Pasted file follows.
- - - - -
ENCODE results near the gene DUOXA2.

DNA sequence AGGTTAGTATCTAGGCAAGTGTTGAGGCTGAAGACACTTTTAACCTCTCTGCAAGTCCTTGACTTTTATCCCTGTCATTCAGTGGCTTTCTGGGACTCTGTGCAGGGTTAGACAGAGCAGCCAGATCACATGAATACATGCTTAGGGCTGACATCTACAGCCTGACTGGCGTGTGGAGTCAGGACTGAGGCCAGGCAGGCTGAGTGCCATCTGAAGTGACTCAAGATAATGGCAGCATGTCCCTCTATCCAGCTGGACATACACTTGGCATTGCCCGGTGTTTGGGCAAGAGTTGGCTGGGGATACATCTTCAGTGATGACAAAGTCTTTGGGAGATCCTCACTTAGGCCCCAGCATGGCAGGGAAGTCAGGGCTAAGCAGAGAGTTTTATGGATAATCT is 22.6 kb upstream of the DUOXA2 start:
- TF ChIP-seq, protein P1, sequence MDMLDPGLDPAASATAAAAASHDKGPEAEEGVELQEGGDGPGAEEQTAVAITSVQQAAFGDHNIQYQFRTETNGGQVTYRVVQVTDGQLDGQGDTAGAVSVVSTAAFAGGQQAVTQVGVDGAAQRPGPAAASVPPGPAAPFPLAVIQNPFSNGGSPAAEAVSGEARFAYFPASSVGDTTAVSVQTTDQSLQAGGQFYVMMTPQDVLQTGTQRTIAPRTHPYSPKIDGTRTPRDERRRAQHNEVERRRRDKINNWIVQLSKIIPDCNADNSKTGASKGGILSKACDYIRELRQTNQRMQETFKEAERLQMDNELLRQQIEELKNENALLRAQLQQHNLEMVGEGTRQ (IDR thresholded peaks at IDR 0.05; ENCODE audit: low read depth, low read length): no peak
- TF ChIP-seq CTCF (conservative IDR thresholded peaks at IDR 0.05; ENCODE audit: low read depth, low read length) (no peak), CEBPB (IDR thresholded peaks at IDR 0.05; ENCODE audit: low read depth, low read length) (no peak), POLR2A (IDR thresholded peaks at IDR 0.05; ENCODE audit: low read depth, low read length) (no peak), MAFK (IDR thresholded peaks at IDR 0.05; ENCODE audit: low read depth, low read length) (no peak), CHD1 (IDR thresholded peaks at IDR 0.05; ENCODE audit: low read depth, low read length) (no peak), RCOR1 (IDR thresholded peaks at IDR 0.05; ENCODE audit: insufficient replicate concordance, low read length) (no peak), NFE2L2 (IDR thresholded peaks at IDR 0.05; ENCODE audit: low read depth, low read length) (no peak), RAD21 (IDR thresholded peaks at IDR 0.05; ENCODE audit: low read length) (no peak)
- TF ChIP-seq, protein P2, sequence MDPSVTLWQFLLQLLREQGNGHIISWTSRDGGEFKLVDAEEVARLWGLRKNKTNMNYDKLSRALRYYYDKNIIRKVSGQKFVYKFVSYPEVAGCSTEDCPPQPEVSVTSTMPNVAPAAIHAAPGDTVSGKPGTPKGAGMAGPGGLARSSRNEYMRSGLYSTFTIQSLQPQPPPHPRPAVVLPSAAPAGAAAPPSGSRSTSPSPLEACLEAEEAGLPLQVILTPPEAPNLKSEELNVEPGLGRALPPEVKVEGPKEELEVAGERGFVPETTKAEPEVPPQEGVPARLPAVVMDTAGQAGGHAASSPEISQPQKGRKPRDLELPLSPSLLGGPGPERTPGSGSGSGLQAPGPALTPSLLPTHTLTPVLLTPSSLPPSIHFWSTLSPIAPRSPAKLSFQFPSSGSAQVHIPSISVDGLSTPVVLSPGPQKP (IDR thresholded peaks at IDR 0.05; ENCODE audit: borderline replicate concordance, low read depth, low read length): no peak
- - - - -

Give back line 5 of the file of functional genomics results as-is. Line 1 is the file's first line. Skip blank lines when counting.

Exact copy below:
- TF ChIP-seq, protein P2, sequence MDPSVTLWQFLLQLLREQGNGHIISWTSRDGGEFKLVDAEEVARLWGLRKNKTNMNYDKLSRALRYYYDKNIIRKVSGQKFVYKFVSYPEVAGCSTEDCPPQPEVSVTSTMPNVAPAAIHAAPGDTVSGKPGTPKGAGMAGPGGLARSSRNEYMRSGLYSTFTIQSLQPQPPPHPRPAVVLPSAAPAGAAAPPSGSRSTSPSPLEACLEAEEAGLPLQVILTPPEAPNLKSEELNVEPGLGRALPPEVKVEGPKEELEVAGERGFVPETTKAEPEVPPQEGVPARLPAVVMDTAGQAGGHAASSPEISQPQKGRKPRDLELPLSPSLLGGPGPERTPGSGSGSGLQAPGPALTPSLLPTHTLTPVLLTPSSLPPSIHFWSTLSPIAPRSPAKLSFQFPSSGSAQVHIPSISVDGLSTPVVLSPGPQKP (IDR thresholded peaks at IDR 0.05; ENCODE audit: borderline replicate concordance, low read depth, low read length): no peak